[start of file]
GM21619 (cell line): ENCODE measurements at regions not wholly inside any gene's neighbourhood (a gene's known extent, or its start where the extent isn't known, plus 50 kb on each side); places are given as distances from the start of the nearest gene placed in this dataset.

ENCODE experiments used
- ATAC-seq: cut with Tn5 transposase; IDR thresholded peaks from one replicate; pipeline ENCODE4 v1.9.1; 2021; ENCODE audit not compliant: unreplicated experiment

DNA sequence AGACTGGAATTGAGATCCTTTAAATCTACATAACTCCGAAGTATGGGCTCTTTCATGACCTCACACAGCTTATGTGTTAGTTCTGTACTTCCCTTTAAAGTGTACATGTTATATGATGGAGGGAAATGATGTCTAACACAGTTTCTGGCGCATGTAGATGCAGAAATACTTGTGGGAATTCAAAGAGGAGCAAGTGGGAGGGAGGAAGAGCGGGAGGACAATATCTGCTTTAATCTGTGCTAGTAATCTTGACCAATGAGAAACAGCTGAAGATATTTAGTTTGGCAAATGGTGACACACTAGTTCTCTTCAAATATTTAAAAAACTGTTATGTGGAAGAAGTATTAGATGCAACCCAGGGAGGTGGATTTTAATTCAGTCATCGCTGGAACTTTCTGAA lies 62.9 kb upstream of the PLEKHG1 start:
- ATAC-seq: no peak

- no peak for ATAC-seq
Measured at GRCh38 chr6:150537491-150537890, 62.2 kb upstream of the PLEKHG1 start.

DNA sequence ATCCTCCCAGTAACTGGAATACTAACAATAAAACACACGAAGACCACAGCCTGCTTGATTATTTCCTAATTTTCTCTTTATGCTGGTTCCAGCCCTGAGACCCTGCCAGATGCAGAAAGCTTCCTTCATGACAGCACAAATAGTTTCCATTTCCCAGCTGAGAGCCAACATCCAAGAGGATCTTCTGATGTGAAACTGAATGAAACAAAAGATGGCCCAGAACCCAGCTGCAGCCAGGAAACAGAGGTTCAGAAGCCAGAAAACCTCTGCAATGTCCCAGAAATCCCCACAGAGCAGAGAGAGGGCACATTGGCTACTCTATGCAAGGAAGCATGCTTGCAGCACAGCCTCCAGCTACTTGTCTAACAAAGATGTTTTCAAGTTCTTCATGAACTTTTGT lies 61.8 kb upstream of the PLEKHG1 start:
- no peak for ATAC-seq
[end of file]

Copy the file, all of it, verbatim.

GM21619 (cell line): ENCODE measurements at regions not wholly inside any gene's neighbourhood (a gene's known extent, or its start where the extent isn't known, plus 50 kb on each side); places are given as distances from the start of the nearest gene placed in this dataset.

ENCODE experiments used
- ATAC-seq: cut with Tn5 transposase; IDR thresholded peaks from one replicate; pipeline ENCODE4 v1.9.1; 2021; ENCODE audit not compliant: unreplicated experiment

DNA sequence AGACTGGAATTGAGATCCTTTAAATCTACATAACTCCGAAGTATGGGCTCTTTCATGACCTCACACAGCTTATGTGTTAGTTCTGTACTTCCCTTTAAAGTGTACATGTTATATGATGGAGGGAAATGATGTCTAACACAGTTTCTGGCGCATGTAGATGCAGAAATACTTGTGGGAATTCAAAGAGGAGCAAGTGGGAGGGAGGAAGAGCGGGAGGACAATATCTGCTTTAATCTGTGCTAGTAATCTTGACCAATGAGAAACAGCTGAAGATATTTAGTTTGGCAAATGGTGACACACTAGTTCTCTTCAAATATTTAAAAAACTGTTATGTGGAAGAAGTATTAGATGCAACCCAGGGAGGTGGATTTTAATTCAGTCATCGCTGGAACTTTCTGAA lies 62.9 kb upstream of the PLEKHG1 start:
- ATAC-seq: no peak

- no peak for ATAC-seq
Measured at GRCh38 chr6:150537491-150537890, 62.2 kb upstream of the PLEKHG1 start.

DNA sequence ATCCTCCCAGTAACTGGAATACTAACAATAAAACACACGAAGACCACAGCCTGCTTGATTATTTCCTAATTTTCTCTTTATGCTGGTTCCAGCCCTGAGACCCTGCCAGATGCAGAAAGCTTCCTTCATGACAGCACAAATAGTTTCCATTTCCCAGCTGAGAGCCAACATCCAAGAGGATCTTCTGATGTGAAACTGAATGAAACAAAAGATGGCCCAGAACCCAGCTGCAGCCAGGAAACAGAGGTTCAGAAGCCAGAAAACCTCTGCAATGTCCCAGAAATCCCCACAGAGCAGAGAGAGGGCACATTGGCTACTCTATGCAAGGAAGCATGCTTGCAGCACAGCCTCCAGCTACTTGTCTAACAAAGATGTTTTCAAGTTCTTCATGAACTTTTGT lies 61.8 kb upstream of the PLEKHG1 start:
- no peak for ATAC-seq